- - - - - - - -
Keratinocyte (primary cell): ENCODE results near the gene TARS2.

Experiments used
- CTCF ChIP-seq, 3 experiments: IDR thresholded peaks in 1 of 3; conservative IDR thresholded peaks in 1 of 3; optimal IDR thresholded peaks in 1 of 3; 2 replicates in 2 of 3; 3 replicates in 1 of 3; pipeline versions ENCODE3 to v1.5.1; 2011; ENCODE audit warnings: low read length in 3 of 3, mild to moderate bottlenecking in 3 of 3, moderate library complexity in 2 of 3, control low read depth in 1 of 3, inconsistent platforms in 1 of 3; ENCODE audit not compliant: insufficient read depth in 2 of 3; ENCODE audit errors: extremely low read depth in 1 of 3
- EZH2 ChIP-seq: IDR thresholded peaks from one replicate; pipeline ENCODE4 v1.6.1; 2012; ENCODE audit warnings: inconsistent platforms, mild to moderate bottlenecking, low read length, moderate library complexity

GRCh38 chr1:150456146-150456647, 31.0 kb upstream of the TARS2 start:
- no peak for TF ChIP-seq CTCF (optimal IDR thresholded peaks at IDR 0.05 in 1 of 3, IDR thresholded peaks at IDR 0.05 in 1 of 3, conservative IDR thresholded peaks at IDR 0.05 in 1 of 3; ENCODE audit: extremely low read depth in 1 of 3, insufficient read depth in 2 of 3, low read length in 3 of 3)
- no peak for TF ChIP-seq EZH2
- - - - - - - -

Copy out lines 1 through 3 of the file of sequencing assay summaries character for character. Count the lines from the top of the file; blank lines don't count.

Keratinocyte (primary cell): ENCODE results near the gene TARS2.

Experiments used
- CTCF ChIP-seq, 3 experiments: IDR thresholded peaks in 1 of 3; conservative IDR thresholded peaks in 1 of 3; optimal IDR thresholded peaks in 1 of 3; 2 replicates in 2 of 3; 3 replicates in 1 of 3; pipeline versions ENCODE3 to v1.5.1; 2011; ENCODE audit warnings: low read length in 3 of 3, mild to moderate bottlenecking in 3 of 3, moderate library complexity in 2 of 3, control low read depth in 1 of 3, inconsistent platforms in 1 of 3; ENCODE audit not compliant: insufficient read depth in 2 of 3; ENCODE audit errors: extremely low read depth in 1 of 3